Parents who notice their young child beginning to stutter should seek help right away; and help is available at most public libraries.
In the past, experts incorrectly believed that paying attention to a child’s stuttering would exacerbate the situation. It was even feared that offering the child therapy “would arouse the child’s awareness and cause more stuttering,” said Ehud Yairi, speech-language pathologist and researcher at the University of Illinois at Champaign-Urbana and Tel-Aviv University.
However, research by Yairi published in the Journal of Speech, Language and Hearing Research reveals that all children may be aware of the differences between fluent speech and stuttering as early as age three, and that they often display a social preference for fluent-speaking children by the time they are four years old.
“These findings should provide support to the important idea that we should shift from a ‘hands-off’ approach to more direct therapy techniques, and even more so with school-age children,” added Barry Guitar, Ph.D., of University of Vermont.
“Any time parents are concerned about a child’s fluency,” notes Jane Fraser, president of the Stuttering Foundation, “they should educate themselves about the disorder and the many ways they can work to prevent stuttering from becoming a chronic problem.”
The book, If Your Child Stutters: A Guide for Parents, also available in Spanish, answers questions that parents and teachers often have. Written by leading experts, it describes the difference between normal disfluencies and stuttering and gives tips for parents of ways to help their child immediately.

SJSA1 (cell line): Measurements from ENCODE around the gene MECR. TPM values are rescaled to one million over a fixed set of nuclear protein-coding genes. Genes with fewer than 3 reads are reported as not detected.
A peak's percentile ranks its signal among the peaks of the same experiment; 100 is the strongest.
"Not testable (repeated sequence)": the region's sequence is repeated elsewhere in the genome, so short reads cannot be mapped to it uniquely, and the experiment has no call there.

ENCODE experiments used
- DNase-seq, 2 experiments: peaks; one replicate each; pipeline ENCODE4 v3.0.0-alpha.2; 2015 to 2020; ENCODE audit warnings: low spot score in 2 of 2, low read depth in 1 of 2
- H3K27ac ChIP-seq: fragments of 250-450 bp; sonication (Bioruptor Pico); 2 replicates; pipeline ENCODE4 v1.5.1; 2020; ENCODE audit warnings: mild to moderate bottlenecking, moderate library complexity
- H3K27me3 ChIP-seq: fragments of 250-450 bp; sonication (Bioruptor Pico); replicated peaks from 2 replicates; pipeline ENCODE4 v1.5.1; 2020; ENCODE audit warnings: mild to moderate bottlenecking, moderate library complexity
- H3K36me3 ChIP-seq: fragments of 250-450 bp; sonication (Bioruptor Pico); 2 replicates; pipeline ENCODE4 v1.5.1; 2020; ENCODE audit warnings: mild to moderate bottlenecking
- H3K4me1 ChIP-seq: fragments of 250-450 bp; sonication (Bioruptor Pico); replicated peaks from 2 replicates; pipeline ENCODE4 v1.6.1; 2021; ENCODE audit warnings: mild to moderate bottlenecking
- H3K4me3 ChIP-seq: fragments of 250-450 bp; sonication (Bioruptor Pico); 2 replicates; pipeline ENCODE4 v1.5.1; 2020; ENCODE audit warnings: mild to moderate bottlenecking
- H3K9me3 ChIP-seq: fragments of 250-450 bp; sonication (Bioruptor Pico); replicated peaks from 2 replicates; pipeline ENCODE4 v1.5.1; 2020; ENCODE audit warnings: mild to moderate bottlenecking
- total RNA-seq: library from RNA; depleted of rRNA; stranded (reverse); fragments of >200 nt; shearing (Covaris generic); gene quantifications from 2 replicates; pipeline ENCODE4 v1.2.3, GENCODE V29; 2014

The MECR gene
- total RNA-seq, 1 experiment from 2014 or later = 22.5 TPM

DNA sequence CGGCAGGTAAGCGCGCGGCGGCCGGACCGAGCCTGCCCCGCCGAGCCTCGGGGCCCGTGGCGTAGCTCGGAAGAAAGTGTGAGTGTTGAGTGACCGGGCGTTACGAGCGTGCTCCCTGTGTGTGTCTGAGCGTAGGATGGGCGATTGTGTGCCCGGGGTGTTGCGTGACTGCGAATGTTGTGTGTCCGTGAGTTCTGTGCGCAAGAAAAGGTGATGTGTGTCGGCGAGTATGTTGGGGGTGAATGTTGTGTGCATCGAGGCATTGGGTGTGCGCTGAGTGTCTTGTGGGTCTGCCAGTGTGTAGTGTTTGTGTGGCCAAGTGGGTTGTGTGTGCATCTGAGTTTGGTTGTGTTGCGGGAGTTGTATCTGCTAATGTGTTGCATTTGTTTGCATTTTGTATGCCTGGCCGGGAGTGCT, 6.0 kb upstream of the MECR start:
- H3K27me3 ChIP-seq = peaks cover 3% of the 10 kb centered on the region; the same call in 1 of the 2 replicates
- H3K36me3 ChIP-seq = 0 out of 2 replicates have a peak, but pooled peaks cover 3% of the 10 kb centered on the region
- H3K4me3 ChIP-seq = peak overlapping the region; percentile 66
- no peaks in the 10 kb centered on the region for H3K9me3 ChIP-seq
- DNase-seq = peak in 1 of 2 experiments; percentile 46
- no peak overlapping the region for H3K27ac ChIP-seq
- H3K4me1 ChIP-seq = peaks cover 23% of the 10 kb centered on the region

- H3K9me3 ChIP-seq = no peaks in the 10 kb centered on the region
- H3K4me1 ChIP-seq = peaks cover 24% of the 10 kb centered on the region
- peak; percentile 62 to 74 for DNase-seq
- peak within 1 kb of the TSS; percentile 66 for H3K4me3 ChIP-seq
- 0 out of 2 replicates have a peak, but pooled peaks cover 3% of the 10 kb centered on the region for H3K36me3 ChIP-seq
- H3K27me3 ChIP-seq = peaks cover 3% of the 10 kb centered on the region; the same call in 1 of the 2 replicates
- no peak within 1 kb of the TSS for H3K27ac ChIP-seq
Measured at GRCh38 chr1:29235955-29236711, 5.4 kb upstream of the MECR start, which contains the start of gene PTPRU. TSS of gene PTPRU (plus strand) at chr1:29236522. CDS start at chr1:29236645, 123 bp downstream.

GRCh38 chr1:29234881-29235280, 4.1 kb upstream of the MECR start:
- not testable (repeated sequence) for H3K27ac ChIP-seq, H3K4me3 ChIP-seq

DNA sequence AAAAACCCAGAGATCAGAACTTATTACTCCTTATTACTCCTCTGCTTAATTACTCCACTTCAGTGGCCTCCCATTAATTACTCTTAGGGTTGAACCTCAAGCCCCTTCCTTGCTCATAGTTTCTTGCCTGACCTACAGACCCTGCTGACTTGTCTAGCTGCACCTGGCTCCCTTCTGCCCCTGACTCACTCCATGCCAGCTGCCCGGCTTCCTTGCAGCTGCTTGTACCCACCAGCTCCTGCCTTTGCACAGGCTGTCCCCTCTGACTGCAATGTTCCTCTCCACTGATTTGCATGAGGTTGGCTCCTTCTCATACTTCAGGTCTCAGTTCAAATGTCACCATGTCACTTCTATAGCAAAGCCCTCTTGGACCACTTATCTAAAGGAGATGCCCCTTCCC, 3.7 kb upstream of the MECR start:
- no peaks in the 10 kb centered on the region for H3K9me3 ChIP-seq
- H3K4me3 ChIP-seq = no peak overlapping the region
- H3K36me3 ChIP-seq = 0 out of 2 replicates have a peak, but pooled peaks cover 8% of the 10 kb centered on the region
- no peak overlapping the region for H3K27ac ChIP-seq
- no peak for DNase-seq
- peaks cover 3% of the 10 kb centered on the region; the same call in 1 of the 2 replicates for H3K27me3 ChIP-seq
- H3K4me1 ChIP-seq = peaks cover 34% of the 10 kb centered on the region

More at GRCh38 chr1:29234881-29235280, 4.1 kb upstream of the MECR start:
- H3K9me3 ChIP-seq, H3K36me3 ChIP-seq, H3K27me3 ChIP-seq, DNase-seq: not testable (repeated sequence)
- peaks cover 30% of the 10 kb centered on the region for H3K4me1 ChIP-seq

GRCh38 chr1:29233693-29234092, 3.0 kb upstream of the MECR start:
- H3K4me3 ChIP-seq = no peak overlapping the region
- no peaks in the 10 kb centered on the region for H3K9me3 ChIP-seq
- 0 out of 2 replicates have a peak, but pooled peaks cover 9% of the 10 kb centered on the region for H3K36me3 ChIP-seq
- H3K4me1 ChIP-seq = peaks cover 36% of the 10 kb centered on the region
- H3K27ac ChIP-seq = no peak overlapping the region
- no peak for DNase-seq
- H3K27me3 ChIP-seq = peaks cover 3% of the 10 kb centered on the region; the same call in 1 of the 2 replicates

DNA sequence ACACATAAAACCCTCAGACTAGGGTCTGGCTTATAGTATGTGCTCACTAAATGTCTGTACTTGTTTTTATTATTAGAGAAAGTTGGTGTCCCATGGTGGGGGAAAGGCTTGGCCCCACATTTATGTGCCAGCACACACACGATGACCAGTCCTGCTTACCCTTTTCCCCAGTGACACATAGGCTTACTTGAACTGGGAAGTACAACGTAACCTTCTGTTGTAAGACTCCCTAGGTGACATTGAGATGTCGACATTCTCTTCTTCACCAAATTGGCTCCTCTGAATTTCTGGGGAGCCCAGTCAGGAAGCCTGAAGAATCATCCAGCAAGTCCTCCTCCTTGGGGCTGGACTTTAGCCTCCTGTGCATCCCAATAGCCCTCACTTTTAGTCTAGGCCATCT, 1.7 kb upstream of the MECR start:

The following local libraries are currently shelving a copy of the book:
- Smyth Public Library; Candia, NH
- Derry Public Library; Derry, NH
- Harvey Mitchell Memorial Library; Epping, NH
- Leach Library; Londonderry, NH
- North Hampton Public Library; North Hampton, NH
- Sandown Public Library; Sandown, NH
- Nesmith Library; Windham, NH
The following 7 Tips for talking with your child can be used as an accompanying sidebar.
- Speak with your child in an unhurried way, pausing frequently.
- Reduce the number of questions you ask your child.
- Use your facial expressions and other body language to convey to your child that you are listening to the content of her message and not to how she’s talking.
- Set aside a few minutes at a regular time each day when you can give your undivided attention to your child.
- Help all members of the family learn to take turns talking and listening.
- Observe the way you interact with your child.
- Above all, convey that you accept your child as he is.